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Full Throttle Rock

Album Review: Van Halen - Tokyo Dome Live In Concert

Posted on May 3, 2015 at 11:10 PM

Van Halen – Tokyo Dome Live In Concert

Written by The Rock Man


I cannot explain why, but every time I hear the words ‘Van Halen’ I am reduced to a giggling idiot. Add to that the words ‘new album’ and I feel the same way you might feel on a first date. This has been the case since I fell in love with them during the early 1980s and it still happens today. So when it was announced back in February that the band were releasing a new live album called Tokyo Dome Live In Concert I was pretty excited. Sure I think my head would have exploded if it was a new studio album, but at this stage of the band’s career, and with the uncertainty surrounding what the band will do next, I’ll gladly take whatever they are offering.


It is interesting I was so excited about the prospect of a live album release because I am not usually a big wrap for live recordings; however there is a handful that I have heard that have had a solid impact and stayed with me for years. For example, their album Live: Right Here, Right Now (1993) is one of them. But what make this live album so appetising is the fact that this record features original singer and all out showman “Diamond” David Lee Roth.


The 2 CD set kicks off in a frenzy of drums, bass and guitar and crowd approval at seeing their heroes before guitar God Eddie Van Halen launches into the opening riff of Unchained. The band pulls out another big gun early with Running With Devil, then She’s The Woman, the first of three tracks from their last studio record Different Kind Of Truth. Other tracks from that record on disc one include Tattoo and China Town. From here it is down the highway to classic town with songs like I’m The One, Somebody Get Me A Doctor, Everybody Wants Some, Oh, Pretty Woman and an extended version of You Really Got Me. A real feature for me, speaking as a drummer, was the Alex Van Halen drum solo; personally I think there is no one better in the business.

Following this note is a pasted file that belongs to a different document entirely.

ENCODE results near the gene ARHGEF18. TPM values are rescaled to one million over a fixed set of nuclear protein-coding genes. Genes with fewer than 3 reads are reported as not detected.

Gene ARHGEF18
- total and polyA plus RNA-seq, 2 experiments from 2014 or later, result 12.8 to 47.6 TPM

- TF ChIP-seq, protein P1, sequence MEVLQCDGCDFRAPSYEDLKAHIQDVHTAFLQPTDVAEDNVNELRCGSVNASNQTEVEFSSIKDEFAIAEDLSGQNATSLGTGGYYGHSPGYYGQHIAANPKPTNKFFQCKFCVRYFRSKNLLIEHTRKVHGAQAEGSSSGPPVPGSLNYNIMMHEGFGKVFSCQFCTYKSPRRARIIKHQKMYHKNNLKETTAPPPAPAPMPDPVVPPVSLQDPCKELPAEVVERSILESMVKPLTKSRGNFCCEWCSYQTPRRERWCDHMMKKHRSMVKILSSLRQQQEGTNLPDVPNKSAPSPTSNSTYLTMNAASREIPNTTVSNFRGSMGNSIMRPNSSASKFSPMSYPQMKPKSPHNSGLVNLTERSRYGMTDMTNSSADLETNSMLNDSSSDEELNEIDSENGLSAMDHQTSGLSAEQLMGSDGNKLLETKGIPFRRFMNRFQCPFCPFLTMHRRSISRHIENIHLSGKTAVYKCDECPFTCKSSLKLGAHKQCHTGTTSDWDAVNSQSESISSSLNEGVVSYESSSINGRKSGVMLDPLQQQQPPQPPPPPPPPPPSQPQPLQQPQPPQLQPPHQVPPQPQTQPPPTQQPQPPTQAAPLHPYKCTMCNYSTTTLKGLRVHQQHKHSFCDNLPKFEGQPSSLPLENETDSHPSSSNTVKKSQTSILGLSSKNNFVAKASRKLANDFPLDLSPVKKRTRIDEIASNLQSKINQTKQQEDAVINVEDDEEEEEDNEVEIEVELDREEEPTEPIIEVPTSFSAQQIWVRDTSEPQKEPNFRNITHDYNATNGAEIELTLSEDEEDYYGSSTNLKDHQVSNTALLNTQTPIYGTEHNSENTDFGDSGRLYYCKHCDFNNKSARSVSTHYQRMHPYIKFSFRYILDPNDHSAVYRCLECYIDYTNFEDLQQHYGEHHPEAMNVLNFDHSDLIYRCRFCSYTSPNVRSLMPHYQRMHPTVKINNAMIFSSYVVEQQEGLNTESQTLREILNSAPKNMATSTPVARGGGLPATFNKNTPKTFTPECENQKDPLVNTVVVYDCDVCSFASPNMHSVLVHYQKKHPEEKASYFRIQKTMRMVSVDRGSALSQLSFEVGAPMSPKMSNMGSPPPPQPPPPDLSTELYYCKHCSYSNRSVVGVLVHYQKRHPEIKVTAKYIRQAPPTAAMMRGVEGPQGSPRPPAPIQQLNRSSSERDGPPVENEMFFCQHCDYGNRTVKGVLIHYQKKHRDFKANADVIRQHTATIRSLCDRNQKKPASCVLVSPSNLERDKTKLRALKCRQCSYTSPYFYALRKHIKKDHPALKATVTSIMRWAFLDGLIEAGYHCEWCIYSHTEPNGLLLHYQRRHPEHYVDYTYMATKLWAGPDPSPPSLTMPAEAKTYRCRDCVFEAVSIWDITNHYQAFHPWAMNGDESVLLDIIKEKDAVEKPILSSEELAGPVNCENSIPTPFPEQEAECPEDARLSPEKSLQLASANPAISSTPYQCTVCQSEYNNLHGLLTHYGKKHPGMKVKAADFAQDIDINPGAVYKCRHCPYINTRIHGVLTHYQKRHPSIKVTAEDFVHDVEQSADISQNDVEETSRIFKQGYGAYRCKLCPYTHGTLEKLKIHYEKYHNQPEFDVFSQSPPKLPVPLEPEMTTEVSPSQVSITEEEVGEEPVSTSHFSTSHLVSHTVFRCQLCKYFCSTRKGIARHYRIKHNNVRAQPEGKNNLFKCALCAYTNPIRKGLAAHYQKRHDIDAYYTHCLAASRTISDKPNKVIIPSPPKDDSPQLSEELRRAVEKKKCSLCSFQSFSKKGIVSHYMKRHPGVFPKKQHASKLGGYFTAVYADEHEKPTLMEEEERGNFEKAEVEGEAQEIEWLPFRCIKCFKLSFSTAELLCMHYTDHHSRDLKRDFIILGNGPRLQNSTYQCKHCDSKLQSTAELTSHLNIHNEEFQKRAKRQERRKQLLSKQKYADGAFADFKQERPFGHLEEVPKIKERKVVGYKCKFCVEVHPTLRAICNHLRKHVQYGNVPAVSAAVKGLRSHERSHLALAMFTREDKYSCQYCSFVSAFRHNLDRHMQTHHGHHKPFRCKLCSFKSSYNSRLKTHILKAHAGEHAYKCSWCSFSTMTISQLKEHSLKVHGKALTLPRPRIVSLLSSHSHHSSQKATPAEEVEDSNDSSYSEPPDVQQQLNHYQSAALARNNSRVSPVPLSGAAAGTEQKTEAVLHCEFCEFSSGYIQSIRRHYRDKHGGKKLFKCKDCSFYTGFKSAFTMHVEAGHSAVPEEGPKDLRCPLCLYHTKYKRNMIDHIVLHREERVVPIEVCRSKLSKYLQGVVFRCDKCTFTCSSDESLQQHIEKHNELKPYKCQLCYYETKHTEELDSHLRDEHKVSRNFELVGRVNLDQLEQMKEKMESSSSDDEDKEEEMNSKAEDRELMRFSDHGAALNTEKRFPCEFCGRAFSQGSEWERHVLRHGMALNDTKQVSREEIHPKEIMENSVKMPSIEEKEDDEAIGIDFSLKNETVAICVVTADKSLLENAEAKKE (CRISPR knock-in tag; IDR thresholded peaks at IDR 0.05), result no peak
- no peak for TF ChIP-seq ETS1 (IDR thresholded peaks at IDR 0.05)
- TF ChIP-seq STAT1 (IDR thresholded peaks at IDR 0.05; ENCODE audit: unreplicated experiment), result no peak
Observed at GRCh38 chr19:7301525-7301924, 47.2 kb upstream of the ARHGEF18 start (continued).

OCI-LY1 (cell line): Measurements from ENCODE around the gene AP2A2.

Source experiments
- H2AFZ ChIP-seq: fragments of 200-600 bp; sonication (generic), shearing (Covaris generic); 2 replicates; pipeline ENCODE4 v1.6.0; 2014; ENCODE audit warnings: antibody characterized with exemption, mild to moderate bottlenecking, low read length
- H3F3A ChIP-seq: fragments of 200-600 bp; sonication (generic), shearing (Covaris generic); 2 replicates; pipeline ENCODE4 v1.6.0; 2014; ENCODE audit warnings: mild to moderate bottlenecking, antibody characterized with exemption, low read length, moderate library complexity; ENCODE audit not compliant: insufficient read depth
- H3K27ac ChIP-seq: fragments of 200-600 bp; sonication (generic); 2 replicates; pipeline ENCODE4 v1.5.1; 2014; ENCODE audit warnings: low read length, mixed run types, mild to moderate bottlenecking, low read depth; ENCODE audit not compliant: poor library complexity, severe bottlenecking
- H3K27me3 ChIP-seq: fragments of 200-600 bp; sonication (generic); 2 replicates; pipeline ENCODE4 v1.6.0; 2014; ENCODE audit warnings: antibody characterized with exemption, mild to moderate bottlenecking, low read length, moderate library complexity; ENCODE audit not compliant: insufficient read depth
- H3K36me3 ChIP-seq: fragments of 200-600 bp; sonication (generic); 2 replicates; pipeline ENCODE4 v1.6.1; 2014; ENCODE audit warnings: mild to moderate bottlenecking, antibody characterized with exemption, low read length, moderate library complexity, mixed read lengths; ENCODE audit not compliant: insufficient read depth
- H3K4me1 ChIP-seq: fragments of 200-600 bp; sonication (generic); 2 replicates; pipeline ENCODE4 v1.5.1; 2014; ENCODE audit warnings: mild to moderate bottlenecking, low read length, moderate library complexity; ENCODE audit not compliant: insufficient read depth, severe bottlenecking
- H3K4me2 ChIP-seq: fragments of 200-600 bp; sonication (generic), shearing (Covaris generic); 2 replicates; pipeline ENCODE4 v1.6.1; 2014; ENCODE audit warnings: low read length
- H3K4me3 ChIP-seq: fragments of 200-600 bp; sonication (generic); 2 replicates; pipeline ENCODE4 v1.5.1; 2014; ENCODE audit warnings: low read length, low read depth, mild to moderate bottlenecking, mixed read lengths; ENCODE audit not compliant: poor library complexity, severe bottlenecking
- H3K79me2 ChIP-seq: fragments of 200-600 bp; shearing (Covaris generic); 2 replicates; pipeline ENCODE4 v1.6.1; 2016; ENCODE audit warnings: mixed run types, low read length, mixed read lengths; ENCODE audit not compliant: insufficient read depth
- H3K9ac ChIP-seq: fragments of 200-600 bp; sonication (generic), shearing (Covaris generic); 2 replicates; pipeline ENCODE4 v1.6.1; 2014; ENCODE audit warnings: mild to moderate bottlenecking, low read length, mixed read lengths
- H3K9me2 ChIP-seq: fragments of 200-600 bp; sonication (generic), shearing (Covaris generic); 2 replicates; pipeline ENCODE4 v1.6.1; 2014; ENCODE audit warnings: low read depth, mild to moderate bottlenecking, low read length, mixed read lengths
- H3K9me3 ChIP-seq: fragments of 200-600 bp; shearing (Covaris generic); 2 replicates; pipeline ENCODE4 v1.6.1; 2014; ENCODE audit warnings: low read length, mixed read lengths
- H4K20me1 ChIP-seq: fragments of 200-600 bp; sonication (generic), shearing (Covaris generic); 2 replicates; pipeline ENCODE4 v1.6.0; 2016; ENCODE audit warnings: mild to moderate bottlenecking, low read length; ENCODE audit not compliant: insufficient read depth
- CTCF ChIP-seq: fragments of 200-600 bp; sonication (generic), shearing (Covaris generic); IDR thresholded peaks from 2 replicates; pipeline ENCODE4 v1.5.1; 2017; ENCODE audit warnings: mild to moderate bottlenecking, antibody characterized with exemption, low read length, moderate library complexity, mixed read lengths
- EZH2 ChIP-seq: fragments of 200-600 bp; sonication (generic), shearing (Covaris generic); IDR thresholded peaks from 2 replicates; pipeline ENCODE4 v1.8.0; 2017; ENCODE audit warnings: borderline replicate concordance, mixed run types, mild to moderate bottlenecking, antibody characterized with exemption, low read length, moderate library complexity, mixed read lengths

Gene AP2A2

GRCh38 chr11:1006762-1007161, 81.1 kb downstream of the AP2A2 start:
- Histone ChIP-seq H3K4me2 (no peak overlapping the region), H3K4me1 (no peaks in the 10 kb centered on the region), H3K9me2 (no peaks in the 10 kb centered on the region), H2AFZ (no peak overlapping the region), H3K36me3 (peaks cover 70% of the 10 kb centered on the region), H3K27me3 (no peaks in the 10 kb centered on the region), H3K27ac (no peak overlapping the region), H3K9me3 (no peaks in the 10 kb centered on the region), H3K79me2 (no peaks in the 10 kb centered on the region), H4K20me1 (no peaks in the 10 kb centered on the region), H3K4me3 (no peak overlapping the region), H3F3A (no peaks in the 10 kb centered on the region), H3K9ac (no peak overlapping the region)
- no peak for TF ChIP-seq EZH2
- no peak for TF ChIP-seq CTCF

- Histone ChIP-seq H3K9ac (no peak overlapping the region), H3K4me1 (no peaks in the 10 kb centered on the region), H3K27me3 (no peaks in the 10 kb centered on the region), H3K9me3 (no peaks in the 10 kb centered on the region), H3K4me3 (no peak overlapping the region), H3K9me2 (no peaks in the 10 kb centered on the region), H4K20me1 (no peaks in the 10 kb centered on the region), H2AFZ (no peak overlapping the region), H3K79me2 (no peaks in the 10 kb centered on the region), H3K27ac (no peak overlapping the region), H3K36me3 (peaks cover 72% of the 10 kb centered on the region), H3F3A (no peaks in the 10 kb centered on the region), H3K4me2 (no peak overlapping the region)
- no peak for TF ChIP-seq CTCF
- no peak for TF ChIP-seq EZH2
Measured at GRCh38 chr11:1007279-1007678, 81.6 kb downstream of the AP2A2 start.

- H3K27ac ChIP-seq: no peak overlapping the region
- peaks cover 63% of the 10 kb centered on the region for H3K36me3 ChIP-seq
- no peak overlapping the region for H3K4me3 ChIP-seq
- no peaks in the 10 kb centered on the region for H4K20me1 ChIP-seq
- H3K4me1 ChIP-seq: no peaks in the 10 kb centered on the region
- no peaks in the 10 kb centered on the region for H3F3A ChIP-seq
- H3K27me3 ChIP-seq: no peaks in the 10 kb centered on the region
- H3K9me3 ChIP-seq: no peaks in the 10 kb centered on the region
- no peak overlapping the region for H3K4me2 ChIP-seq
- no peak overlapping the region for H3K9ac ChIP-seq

After the excitement of disc one is done and dusted get ready for more classic Van Halen on disc two. I mean it really is one brilliant song after another and it is almost criminal that a band can pack so many phenomenal songs into one set list. Dance The Night Away gets the second disc underway followed by I’ll Wait, which for me was a real highlight; this has long been one of many favourites of mine and to see its inclusion in this set was pretty cool. Cradle Will Rock, Hot For Teacher, Women In Love and Mean Street all raise the roof but the band save the best of the best for the back end of the set with Panama, an 8 minute version of Eruption, Ain’t Talkin’ Bout Love and Jump brings the album to a stunning conclusion.


At this point I would like to briefly address the production values of this recording. In recent times I have read comments by some that suggest the sound values of the band, and more specifically David Lee Roth’s vocals, are “rubbish”. Personally I think all members of the band, including David Lee Roth, sounded fantastic on the night of its recording and I feel this is one of the better “live” records going around. Is it Live: Right Here, Right Now? Of course not. But at the same time it is not trying to be. Tokyo Dome Live In Concert is not for the Hagar-era fans of the band (which is why we have Live: Right Here, Right Now) but in my opinion, is one for the purists.

Categories: Album Reviews

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